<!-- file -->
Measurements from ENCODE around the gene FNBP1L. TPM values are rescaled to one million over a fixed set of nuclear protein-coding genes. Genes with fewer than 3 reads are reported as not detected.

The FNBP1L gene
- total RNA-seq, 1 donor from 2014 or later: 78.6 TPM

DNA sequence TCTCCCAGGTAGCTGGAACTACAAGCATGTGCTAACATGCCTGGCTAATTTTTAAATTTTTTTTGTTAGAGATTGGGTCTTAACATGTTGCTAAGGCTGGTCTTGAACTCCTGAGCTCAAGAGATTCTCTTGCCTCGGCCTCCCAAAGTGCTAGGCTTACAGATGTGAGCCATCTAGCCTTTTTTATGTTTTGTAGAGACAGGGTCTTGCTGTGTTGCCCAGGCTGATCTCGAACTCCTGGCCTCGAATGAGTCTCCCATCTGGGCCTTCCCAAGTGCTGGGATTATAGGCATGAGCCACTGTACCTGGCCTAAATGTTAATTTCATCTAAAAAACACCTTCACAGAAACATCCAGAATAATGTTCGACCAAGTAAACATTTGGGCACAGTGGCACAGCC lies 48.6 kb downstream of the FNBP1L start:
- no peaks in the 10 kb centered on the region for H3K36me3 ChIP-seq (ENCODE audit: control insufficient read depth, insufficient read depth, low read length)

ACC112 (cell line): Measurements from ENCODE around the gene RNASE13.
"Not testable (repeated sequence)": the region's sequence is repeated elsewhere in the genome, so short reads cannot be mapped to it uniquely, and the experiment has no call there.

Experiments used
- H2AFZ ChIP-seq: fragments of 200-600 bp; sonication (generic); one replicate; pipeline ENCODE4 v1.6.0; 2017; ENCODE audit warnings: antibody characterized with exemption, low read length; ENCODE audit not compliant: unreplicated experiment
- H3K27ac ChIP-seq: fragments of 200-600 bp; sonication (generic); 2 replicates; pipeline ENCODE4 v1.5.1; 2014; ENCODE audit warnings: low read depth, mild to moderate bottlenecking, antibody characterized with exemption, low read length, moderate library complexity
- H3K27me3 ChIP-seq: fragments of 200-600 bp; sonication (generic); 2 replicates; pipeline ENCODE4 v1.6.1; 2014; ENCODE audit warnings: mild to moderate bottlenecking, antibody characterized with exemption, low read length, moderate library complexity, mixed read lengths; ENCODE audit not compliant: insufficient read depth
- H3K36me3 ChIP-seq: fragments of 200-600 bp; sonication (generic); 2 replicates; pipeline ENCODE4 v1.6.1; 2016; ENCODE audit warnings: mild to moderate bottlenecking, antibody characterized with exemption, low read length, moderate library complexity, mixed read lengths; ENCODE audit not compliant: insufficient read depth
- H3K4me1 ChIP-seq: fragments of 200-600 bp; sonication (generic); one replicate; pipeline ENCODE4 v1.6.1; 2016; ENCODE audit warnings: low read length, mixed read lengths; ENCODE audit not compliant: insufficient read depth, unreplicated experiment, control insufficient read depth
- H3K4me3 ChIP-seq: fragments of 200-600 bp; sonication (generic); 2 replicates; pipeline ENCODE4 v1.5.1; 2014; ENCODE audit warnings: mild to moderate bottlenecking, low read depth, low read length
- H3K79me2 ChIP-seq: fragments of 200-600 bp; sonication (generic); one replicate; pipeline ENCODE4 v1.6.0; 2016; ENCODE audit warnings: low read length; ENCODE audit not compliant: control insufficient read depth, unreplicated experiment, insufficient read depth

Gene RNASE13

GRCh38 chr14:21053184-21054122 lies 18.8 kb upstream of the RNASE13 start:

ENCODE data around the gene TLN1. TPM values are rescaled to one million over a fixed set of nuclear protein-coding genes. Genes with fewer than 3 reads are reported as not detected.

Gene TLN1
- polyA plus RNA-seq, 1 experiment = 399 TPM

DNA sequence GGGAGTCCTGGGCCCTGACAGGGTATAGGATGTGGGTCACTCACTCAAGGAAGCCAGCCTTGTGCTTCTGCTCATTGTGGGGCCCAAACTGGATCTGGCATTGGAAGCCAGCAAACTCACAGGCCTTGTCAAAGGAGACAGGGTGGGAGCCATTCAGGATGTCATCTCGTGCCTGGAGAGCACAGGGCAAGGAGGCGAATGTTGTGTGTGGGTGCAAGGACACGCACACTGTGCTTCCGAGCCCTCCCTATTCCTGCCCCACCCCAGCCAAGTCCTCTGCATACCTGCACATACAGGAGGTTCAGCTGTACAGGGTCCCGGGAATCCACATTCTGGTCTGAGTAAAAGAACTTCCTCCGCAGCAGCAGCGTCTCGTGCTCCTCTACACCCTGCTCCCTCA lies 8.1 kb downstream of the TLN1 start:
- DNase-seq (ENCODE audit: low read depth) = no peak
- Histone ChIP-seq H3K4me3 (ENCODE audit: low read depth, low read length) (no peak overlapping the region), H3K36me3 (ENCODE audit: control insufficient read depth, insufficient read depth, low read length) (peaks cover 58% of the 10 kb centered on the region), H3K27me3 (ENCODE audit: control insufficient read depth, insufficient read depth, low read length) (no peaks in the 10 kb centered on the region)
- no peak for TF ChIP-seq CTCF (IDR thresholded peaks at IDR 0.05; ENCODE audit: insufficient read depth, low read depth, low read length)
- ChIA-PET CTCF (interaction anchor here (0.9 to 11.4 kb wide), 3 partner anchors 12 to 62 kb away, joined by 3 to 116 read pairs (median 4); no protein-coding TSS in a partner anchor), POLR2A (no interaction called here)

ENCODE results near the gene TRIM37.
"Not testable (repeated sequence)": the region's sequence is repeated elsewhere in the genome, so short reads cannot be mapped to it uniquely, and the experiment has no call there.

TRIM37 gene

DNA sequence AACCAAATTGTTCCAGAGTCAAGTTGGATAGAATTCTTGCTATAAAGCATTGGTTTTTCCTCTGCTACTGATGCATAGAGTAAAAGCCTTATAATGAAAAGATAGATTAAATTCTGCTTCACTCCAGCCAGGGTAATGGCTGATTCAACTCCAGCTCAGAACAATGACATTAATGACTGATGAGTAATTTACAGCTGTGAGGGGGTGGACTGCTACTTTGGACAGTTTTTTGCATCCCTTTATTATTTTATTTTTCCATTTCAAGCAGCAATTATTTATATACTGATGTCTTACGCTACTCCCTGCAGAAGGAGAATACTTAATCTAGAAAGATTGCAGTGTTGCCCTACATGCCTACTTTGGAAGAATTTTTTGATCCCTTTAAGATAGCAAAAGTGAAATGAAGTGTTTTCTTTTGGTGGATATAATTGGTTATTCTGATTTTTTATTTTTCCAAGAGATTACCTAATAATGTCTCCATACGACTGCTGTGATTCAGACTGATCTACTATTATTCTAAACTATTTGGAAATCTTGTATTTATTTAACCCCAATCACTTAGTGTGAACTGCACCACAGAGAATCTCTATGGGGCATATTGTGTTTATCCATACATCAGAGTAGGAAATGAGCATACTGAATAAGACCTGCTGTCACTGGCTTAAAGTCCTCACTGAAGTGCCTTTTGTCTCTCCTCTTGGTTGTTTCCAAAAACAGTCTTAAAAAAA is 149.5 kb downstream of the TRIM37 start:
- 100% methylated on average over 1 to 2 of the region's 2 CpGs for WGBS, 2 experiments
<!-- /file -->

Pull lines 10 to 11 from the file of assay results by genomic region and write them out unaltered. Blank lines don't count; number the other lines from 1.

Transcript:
- H3K27ac ChIP-seq: fragments of 200-600 bp; sonication (generic); 2 replicates; pipeline ENCODE4 v1.5.1; 2014; ENCODE audit warnings: low read depth, mild to moderate bottlenecking, antibody characterized with exemption, low read length, moderate library complexity
- H3K27me3 ChIP-seq: fragments of 200-600 bp; sonication (generic); 2 replicates; pipeline ENCODE4 v1.6.1; 2014; ENCODE audit warnings: mild to moderate bottlenecking, antibody characterized with exemption, low read length, moderate library complexity, mixed read lengths; ENCODE audit not compliant: insufficient read depth